A whirlwind of events occurred after the victory in World War II and the return of the soldiers. New ideas and opinions arose, as well as more problems and fears. As popular culture transformed, social attitudes began to change as well. In public and political debates, instead of being opposed to change, many Americans started to agree with the side that welcomed it. Although some changes in popular culture brought unrest, there were many changes that brought about more acceptance and toleration of other races and other cultures, as exemplified by youth culture, the Civil Rights movement, and immigration; as a result, Americans began to agree with the sides of the debates of which the arguments sympathized with the recognition of other ethnicities and cultures.
The emergence of youth culture in the postwar decades was a striking development. This 1960s youth culture was a rebellion against the norms of society. During this time period, “the word TEENAGER came into common usage among marketers.” The “teenager” became a cultural phenomenon, and which led to their becoming the target of industries — such as advertisers and movies. But what defined the youth culture the most was its music: rock’ n’ roll. Rock’ n’ roll rejected the romantic ballads of the 1940s and “provided a vehicle against through which urban, rural, and suburban youths declared their independence from parental standards and expressed their desire for pleasure” ; subsequently, unhappy adults saw and believed it as “an invitation to interracial dating, rebellion, and a more flagrant sexuality.” This rebellion to the social norms by the teenagers eventually was accepted by society, as rock’ n’ roll records between 1953 and 1959 increased from “$213 million to $603 million.” However, other aspects of youth culture, such as the creation of hippies, tried to find pleasure through other forms — drugs and sex. This brought up many debates and concerns over the use of drugs and contraceptives, leading to drug laws, and the legalization of birth control pills and abortion. The public emphasis on “free love” and “recreational sex” led to eventual acceptance of the two. Society, after some time, came to accept these laws and the use of legal drugs and birth control.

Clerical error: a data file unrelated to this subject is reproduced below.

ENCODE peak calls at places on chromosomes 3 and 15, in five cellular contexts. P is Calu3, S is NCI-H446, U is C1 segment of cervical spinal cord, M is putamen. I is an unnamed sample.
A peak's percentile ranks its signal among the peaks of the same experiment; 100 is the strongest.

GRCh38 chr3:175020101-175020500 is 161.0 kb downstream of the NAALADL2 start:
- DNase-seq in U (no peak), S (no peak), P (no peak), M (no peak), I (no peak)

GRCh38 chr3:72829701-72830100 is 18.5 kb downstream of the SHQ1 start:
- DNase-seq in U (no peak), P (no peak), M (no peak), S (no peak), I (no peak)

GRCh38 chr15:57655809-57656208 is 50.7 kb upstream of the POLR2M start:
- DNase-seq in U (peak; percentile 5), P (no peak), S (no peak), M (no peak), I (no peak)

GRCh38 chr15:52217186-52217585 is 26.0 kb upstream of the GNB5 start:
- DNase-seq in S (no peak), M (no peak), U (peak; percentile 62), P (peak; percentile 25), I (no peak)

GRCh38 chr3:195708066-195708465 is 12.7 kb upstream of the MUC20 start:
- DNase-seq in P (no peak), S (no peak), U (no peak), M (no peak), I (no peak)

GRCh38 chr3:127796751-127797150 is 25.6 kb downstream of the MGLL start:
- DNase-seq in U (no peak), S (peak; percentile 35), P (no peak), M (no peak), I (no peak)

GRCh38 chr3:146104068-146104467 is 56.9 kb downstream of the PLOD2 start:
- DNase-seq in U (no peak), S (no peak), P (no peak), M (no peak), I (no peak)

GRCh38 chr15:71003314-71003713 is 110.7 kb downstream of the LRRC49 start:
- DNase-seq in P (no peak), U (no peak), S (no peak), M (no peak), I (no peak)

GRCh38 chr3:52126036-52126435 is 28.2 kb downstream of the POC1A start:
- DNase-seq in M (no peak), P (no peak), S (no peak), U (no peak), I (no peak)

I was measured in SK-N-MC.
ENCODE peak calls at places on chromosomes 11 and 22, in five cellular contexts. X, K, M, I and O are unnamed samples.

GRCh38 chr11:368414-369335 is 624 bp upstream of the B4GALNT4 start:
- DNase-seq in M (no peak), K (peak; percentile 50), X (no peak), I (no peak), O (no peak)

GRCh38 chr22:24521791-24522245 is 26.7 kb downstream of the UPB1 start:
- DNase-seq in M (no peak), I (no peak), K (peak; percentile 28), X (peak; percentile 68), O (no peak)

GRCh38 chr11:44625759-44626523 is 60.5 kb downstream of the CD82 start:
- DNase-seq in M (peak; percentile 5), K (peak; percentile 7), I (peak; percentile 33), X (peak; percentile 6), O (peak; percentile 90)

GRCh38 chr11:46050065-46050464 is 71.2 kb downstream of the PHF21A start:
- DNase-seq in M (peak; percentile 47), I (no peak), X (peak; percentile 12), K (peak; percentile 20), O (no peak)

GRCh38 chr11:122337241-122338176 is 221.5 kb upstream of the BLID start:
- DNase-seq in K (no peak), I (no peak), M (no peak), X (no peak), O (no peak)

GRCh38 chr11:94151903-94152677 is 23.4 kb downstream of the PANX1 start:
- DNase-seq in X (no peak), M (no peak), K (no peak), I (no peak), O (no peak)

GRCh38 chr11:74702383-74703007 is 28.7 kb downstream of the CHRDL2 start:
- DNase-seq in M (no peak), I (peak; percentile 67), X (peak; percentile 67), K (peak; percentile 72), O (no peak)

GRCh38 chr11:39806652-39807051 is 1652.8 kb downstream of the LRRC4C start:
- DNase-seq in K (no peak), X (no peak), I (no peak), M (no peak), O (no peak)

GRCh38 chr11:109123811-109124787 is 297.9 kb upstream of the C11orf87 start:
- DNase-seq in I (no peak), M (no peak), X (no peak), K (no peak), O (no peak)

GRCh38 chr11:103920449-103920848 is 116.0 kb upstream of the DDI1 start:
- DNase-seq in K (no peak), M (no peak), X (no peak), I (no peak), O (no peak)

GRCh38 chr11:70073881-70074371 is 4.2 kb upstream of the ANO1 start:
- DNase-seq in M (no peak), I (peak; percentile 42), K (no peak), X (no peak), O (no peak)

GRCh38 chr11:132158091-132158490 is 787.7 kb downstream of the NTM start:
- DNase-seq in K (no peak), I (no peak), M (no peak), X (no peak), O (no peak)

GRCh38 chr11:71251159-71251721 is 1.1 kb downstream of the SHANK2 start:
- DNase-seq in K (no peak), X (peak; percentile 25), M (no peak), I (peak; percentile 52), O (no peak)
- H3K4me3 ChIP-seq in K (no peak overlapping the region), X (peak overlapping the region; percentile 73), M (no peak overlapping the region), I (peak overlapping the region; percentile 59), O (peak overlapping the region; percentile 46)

Before and during World War II, many Americans did not like the thought of foreigners in their country, especially those from Asia after Pearl Harbor (the Chinese Exclusion Act and the Immigration Act of 1924). In the depths of the Great Depression, for example, only 23,048 immigrants were allowed into America. They believed that immigrants were lesser than the native-born caucasian. After World War II on the other hand, immigration rates increased at [approximately] a rate of one million per decade.” Some people began to receive immigrants favorably Soon, act after act and law after law allowed the entry for more immigrants into the United States: the Displaced Persons Act of 1948 (allowed approximately 415,000 Europeans, mostly Jewish refugees); the repealing of the Chinese Exclusion Act in 1943; the McCarran-Walter Act of 1952 (ended the exclusion of Japanese, Koreans, and Southeast Asians). There was still many arguments over immigration, even though many people accepted the fact that immigrants should have a chance in their country, just as they did.